FEBRUARY 15, 2006
Custer, South Dakota -
Jewel Cave just got longer. Explorers recently pushed the known
length of the cave to 135 miles and ten feet after four-days spent
underground. A National Park Service cave specialist from New Mexico
joined three local Black Hills cavers at Jewel Cave National Monument
in southwestern South Dakota in this most recent push to define the
limits of this largely unexplored cave. The payoff is an untouched
wonderland of calcite rafts, thin mineral deposits that look like
water lilies; gypsum flowers with long streamers and hairs created by
wind and water; walls lined with crystals; and deep inside the cave a
mummified Townsends long-eared bat, hanging forever still and dark
from a roof filled with fossils from the even more distant past.
“You get to see places no one has ever gone before,” said Larry
Shaffer, a computer specialist and cave volunteer from the Black
Hills Institute of Geological Research in Hill City, South Dakota.
“When you get there, it’s like Neil Armstrong stepping onto the
|Planning to explore caves is detailed
and comprehensive. If a caver forgets flashlight batteries or other
necessities, they’re out of luck. Cavers pack light, taking only
critical equipment like head lamps and food, protein bars and special
equipment. Though the cave is a constant 49 degrees F, cavers wear
T-shirts and light clothing to increase mobility and fight the high
humidity and heat of exertion.
Explorers take from six to eight hours to travel the distance from
the cave entrance to the main camp deep inside the cave. Water is
stored along the way in plastic and nylon caches that catch drips
from the cave roof. The main camp stores 20 gallons of water, enough
to hold four people for four days. Explorers then travel another
three hours from the camp to the unexplored areas, work for six to
eight hours, and then make their way back to camp.
“We do all of our cooking and cleaning and eating over tarps so we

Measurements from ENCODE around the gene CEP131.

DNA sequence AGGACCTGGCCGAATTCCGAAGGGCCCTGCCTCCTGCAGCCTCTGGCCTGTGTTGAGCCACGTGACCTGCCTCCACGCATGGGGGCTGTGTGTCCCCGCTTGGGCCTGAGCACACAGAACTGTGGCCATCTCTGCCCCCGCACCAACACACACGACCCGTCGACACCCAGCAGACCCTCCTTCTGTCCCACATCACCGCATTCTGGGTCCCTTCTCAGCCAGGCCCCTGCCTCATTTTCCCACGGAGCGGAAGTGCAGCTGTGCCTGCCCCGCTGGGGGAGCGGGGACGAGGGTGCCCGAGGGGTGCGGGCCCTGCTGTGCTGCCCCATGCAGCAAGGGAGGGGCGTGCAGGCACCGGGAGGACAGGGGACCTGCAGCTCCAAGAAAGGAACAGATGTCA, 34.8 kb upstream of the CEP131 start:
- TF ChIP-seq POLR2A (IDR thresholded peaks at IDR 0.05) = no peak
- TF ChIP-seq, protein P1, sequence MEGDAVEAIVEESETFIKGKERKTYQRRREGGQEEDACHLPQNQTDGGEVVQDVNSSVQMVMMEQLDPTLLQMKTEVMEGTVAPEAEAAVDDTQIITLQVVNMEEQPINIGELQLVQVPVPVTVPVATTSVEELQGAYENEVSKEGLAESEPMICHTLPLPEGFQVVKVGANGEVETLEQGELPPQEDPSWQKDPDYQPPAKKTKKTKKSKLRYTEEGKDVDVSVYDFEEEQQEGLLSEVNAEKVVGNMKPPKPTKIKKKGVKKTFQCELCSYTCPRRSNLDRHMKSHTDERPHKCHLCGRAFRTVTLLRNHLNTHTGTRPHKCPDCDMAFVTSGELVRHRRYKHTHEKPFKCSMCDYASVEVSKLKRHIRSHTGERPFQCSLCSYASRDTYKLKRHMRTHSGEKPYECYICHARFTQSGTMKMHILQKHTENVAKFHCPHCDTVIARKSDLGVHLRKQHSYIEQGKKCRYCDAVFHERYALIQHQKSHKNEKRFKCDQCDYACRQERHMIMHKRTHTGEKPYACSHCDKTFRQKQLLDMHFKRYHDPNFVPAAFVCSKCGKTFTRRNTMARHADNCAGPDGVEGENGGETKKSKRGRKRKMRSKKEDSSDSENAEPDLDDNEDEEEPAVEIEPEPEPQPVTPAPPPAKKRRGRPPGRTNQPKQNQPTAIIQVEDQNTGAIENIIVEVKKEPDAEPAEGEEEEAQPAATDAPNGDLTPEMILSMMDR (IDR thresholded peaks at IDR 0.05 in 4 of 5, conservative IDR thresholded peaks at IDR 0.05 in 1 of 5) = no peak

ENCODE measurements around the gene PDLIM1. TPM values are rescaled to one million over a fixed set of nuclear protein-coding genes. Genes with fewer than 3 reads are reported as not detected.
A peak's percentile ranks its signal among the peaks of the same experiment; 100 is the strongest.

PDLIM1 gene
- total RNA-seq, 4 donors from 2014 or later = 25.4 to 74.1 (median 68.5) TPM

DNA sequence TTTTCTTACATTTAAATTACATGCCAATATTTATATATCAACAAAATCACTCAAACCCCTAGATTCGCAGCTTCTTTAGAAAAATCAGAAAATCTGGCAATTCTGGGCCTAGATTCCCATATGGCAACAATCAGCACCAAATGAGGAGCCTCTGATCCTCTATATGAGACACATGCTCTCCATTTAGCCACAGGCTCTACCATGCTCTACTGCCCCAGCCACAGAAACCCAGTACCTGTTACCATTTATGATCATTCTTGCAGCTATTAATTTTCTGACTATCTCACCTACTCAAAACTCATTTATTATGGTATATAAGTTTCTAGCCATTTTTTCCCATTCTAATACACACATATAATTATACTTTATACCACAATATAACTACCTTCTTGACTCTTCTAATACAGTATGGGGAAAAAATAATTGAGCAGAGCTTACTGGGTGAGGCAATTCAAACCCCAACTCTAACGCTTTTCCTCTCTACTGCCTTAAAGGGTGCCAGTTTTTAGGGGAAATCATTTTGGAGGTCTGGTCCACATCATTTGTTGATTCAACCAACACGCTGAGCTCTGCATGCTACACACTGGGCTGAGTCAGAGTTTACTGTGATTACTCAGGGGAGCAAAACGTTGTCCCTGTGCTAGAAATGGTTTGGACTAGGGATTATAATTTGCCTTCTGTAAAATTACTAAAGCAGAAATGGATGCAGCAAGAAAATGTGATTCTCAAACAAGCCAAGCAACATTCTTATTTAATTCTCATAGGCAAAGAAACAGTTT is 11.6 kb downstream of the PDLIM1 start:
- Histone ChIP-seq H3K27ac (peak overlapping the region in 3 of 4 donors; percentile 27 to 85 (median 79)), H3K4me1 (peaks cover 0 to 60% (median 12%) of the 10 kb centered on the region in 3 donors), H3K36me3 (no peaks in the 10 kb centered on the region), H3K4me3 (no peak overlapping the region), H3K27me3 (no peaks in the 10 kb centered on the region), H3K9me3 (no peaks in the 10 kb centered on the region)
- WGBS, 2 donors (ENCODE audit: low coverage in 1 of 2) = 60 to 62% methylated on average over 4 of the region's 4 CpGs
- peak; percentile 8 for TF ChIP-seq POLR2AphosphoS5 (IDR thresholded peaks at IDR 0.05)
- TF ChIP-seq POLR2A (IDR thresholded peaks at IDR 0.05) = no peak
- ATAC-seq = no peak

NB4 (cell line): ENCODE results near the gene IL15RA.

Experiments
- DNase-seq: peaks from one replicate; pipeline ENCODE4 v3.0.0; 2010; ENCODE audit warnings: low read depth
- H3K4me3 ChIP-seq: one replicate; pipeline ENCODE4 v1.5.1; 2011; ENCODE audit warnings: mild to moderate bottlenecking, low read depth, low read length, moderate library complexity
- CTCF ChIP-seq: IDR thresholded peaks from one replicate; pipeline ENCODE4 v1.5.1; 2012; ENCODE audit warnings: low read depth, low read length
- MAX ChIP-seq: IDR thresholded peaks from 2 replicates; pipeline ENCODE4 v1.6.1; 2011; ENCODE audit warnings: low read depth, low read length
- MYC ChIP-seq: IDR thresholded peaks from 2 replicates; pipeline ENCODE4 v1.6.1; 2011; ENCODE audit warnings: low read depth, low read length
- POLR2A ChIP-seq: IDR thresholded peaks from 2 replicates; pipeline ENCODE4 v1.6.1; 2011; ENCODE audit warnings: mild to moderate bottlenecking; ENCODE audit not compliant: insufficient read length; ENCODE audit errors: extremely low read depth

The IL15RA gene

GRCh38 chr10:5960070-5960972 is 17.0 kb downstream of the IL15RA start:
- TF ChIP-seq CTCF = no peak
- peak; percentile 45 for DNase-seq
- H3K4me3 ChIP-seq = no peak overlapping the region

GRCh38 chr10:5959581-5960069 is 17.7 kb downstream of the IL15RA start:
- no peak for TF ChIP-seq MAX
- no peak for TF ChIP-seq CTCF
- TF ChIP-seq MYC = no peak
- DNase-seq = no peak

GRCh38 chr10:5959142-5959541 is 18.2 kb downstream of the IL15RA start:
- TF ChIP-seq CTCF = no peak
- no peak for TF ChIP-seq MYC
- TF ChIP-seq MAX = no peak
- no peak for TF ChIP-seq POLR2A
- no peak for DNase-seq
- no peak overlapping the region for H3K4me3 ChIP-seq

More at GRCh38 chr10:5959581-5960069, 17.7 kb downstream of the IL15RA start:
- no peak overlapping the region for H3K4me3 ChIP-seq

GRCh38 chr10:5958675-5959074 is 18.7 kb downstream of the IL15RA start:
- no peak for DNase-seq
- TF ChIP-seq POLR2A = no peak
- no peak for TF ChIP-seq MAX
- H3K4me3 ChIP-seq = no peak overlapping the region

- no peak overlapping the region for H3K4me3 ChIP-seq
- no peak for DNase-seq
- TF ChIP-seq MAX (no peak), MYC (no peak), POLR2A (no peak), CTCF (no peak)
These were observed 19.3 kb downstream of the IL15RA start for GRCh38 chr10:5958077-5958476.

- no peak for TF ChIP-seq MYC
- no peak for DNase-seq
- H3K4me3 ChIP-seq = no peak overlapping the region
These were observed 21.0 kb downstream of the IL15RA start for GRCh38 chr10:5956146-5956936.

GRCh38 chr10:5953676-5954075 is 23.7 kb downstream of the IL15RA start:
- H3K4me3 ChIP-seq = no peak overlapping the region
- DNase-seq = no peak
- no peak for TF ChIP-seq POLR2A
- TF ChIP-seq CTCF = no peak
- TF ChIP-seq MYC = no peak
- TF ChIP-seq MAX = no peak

don’t leave anything there,” caver Andy Armstrong said, “including
human waste or garbage.”
|“I think I really like
the part that’s beyond the End,” said Andy Armstrong, a cave
management intern whose wife, Bonny, is a seasonal cave guide with
Jewel Cave National Monument. “The End was the name of the last place
people explored and so when we got beyond the End we found lots more,
like a passage 30 feet wide and 50 feet high that went on and on.”
Caving is not for everyone. Monument superintendent Todd Suess
[Cease] said the cave weeds out people not suited to the rigors of
cave exploration in the first few miles underground. “It took us an
hour and forty minutes to get through the Miseries,” said Stan
Allison, a cave specialist from Carlsbad, New Mexico. “It’s a
thousand feet of belly crawling…it’s such a long way.”
To get to the end of the eastern-most part of Jewel Cave is tough
even for hardened cavers. There are also wide high galleries where
jeweled walls reflect the light of headlamps and the going is easy.
The importance of the explorations is to get to know the cave in
intimate detail so that measures can be taken to protect the delicate
interior from activities above ground, Suess said. Other landowners
spraying herbicides could affect water in the caves, or introduce
harmful chemicals, or activities like drilling could change the
ecological balance deep underground.
And because technology cannot yet see underground, cavers use a
combination of old fashioned grit and high tech computers and lasers
to measure every inch.
|Scientists are studying
the DNA of microorganisms and chemical reactions with water in this
cave that has only one natural entrance in the Paha Sapa [PAH-ha
SAH-pah] limestone formation.
Suess said Jewel Cave is a little secret tucked away behind the
splendors of Mount Rushmore, Crazy Horse Monument, Wind Cave, Black
Hills National Forest, and Custer State Park. Cavers are welcome to
explore and over 90,000 visitors took the cave tour in 2005. Only a
handful has been past the Miseries and fewer still beyond the End.
“In my lifetime we won’t find the end of this cave and it feels
pretty good to be here,” Armstrong said.
Exploration will continue as scientists and Park managers work to
understand this lost world far below the Black Hills of South Dakota
|Related Links & Resources:
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